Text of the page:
Thursday, 16 September 2010

Pope Says Hi

Well, I got back home from Nigeria just a handful of days ago. Just in time to meet the Pope.

Yes, the Pope visited Edinburgh today, and though I couldn’t commit to meeting him due to my uncertain work schedule (he’s quite old now so needs lots of prior notice, and I thought I’d still be offshore), he decided to come anyway, and meet the Queen for lunch, some cardinal for a cup of tea, and have a little cruise round Edinburgh in between.

This simple arrangement has put Edinburgh into a bit of a tizzy, and they’ve closed every road and put every policeman onto Princes Street, where they jostle with people selling memorabilia, some collecting for charity, and thousands and thousands of schoolchildren. There was a lone protestor too, handing out leaflets about child abuse, but I give her short shrift as she was missing the spirit of the occasion.

Although I’m not a Catholic, I still share many things in common with the Pope and his many millions of followers, such as neverending guilt, an appreciation of the (now sadly defunct) S Club Juniors, and of course, papal infallibility. Of these, papal infallibility is the most important. A lot of people don’t seem to get this, when they complain about the Pope and some of the beliefs he espouses that they claim are outdated. The guy is infallible. He doesn’t make mistakes. Don’t you get it, guys? You’re the ones that’re wrong. If we can all just stop listening to our inner voices and start listening to the Pope’s voice, then maybe we can start to get things right too.

Today then, after getting out of bed and performing my morning ablutions, or whatever you call them, I thought I’d stroll into town to say hi to the Pope. I live just five minutes from Princes Street so it seemed rude not to. The Pope had originally planned to cruise down the Royal Mile, which would have been far more convenient for me, but it was deemed a security risk and Princes Street chosen instead. By security risk, I think they were referring to the cobbled streets, which no doubt would have been a little uncomfortable a man in his 80s, especially after having had lunch. When you’re the Pope, security in its normal sense doesn’t apply, because any bombs or bullets that come your way are deflected by flashes of glorious light. The former Pope, John Paul II, who was a more kindly Pope would just have the glorious light absorb the bomb or bullet, but the current one, Benedict Sixteen, is bit more badass and would actually deflect the bomb or bullet back at the assailant. For this reason, I guess all the police gathered today were here as much for the protection of the people as they were for the Pope.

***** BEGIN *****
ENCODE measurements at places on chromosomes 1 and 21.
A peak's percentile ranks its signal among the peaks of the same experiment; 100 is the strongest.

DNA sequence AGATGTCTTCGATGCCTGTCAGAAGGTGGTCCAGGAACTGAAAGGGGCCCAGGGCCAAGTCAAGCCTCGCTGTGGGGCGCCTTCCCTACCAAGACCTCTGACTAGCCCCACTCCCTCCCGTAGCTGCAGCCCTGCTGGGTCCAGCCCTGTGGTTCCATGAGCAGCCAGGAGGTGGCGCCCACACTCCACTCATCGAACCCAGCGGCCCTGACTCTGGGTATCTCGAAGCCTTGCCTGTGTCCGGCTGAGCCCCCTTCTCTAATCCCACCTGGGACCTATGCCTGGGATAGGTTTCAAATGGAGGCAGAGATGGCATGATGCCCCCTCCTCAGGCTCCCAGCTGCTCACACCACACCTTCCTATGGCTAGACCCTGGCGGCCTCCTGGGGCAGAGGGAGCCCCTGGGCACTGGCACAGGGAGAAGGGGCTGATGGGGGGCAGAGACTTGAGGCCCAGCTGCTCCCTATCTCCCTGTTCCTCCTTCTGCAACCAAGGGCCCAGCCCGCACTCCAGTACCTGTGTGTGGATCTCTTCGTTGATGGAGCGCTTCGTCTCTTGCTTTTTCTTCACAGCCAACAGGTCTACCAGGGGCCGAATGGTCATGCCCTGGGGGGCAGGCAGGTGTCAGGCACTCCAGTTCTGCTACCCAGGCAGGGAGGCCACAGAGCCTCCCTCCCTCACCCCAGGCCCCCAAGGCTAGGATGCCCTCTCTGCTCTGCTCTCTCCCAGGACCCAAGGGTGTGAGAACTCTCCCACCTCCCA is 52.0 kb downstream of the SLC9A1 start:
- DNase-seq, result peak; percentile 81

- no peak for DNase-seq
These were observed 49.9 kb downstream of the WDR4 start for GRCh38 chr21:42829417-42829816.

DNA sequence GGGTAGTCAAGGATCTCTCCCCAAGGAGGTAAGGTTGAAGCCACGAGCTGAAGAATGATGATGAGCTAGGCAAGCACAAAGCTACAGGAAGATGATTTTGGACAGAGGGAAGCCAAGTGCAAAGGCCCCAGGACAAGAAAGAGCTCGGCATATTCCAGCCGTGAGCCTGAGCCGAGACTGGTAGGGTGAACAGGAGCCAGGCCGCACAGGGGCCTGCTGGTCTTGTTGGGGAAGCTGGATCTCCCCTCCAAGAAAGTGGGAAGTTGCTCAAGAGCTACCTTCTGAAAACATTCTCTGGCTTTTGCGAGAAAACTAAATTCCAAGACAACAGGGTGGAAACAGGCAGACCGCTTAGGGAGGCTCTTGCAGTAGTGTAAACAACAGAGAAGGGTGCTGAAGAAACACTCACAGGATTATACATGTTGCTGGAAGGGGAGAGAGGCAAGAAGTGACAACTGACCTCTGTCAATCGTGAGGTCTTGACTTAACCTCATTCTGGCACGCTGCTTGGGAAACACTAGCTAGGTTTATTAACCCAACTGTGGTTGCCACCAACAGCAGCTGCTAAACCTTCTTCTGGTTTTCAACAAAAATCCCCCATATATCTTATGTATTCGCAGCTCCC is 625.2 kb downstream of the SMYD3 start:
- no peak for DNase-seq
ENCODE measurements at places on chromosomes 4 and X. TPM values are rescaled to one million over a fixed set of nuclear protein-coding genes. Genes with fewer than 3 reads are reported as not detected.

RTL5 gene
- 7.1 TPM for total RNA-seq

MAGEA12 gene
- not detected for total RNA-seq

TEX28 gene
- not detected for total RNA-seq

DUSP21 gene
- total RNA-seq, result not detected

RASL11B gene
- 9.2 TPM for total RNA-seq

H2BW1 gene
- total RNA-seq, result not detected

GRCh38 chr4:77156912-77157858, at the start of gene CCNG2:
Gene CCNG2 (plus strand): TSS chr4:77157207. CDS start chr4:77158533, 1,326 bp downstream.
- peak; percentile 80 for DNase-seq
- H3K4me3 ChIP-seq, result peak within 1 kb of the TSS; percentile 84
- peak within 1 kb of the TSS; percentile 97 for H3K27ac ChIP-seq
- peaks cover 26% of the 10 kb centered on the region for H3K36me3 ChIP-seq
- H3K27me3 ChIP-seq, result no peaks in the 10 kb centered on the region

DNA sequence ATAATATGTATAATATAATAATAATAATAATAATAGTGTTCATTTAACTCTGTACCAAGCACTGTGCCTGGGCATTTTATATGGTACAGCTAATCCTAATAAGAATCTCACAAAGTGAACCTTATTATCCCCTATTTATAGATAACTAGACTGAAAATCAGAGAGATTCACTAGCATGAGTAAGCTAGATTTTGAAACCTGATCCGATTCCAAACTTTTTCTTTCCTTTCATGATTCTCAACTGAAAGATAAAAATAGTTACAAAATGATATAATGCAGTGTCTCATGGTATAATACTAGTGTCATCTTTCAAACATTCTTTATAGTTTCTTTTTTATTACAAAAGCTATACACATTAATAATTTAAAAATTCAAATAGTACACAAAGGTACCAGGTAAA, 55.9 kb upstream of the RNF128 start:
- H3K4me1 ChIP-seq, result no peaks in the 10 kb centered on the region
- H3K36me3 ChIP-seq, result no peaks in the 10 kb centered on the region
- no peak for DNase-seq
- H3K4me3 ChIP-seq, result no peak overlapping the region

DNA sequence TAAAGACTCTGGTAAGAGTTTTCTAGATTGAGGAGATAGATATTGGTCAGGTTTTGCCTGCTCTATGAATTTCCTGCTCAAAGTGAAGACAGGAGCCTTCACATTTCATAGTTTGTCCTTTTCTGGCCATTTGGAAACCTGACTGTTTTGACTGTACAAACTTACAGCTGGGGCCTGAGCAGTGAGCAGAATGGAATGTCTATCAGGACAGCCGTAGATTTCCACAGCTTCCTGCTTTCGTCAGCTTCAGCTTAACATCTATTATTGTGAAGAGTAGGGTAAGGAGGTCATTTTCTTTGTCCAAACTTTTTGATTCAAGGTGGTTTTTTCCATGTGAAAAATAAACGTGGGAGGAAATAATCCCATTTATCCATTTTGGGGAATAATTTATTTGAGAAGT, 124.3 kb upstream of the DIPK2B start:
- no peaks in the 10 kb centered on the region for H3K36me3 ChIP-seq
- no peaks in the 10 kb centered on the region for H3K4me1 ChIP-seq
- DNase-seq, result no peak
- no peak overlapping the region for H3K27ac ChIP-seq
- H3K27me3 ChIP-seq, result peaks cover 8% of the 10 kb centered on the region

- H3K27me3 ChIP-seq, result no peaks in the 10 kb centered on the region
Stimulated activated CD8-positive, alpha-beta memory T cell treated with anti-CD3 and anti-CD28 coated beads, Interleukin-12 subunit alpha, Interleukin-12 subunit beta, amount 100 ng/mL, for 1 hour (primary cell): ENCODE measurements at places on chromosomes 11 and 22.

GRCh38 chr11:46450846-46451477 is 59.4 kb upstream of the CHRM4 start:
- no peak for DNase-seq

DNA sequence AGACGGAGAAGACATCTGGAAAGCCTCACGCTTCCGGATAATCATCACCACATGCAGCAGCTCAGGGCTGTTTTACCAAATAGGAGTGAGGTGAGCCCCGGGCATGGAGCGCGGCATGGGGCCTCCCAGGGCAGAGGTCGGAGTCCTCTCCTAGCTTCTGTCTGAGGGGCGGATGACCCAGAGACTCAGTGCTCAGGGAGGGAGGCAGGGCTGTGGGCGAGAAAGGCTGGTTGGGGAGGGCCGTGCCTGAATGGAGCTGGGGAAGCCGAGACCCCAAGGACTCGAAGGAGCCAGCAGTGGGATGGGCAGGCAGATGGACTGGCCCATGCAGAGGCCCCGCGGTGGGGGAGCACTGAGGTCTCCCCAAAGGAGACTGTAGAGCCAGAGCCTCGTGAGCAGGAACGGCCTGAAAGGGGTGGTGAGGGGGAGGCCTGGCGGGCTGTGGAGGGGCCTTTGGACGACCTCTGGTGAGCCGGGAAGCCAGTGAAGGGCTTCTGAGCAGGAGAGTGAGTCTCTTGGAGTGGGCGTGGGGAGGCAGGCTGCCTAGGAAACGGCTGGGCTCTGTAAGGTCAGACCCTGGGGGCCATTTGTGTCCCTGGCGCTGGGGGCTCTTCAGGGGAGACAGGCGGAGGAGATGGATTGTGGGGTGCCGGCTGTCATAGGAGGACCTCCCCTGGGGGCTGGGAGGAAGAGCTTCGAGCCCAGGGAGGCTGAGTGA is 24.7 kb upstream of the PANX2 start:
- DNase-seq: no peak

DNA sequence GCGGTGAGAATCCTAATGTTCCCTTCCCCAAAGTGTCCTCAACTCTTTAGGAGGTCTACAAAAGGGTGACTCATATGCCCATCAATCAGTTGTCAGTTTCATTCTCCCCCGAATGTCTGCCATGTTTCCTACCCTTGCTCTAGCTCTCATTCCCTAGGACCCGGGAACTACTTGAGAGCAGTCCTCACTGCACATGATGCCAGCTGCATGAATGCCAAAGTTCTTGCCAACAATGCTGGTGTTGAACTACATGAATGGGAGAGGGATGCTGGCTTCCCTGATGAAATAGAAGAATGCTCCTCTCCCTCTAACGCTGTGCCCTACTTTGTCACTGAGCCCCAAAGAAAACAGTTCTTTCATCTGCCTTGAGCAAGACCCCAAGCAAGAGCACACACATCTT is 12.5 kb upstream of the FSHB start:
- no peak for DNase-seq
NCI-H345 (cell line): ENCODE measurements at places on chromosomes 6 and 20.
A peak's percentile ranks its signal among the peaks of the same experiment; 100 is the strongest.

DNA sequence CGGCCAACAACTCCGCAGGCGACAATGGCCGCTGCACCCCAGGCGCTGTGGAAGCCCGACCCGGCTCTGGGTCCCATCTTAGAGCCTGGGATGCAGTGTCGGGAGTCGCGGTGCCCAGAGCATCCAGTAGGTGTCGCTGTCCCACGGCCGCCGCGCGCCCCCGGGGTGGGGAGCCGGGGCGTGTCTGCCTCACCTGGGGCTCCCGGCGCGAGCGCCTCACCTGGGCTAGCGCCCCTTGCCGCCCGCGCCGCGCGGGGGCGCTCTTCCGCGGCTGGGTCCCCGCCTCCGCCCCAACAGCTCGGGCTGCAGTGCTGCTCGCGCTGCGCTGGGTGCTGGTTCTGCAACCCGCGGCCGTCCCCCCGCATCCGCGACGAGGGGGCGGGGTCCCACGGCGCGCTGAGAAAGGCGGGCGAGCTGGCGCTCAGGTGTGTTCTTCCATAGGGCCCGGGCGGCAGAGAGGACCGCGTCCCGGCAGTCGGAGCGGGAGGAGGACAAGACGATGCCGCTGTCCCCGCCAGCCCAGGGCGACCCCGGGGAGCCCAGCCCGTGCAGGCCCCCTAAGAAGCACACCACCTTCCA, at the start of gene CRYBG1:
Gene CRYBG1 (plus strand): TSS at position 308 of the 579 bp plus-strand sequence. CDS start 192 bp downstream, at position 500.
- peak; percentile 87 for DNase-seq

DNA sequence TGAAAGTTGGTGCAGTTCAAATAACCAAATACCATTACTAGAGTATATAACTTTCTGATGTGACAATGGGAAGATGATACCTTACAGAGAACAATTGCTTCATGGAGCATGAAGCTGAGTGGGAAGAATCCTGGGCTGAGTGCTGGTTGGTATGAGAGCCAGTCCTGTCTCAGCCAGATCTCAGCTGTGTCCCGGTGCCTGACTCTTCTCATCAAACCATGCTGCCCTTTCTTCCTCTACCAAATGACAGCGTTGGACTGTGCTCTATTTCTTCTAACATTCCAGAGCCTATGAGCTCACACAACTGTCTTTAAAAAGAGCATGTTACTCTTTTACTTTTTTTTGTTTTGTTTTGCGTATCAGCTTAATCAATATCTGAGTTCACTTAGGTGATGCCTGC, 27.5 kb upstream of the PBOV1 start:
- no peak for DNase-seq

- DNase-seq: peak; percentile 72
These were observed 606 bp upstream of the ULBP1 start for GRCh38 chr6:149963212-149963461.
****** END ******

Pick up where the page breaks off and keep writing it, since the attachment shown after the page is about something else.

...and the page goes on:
My first jaunt down town, about 10am, was a pre-Pope stroll, and duly established that there were lots of people. I’d checked with the BBC news and they said the Pope would be arriving incognito at Holyrood Palace to meet the Queen, so I decided not to hang around just to watch a blacked-out vehicle pass, surrounded by noisy schoolchildren and excited Catholics, and so went and bought a coffee and a sandwich then back to my flat, where I played Football Manager. Football Manager, as ever, was quite engrossing, and I realised it was almost noon, and that the Pope would be doing his Princes Street cruise at half-noon, so I quickly got moving, to the National Gallery where I reckoned would be a good spot to watch the Pope.

...and I almost missed him. The Pope was early! He had explicitly told me he’d be going down Princes Street at half 12, which I naturally took to meaning he’d be starting the journey then. But no. It was 12.25pm, and he was already halfway down! Crafty Pope. If I’d been just thirty second later I would have missed him, but fortunately I arrived just in time to see him majestically swoop by in his rather odd Popemobile, which reminds me of something I’d expect to see old people drive in Florida, perhaps when golfing.

In truth, it was exactly as expected, a bit of an anti-climax. An old man drove by in a car – that’s basically the synopsis of the day. Fair enough, it was an unusual car, and the old man is God’s ambassador on Earth, but I don’t believe in God and aren’t particularly interested in cars, so perhaps it wasn’t the event for me. Besides, after learning that in the last eight years of the Queen Mother’s life, over 80% of her public appearances were, in fact, done by an animatronic puppet, I can’t help but feel sceptical when I see a famous old person in public. Was it really him? His smile was appropriately benign, but his gaze was unfocussed and his wave very fixed.

I’ll leave you to decide. For I managed to get one photo, very quickly taken, of him as he drove by. Look!

There he is, just on the right. To the left of the ice-cream stall. See? No? Honestly, just look a bit harder.

Ok, here’s a zoom in and arrow. What do you think? Pope or puppet?


swishfish said...


Jenny said...

Brilliant! I love your bit about papal infallibility and love that he was just an old guy driving down the street. It makes me feel good to know that I didn't miss that much. :)

Student Accommodation said...

It's an amazing post about Pope.... I am sure if we can all just stop listening to our inner voices and start listening to the Pope’s voice, then maybe we can start to get things right too.....It's the best lesson which I admire by this post.

Chris J said...

A very nice post about Pope thoughts..Really we have to admire it..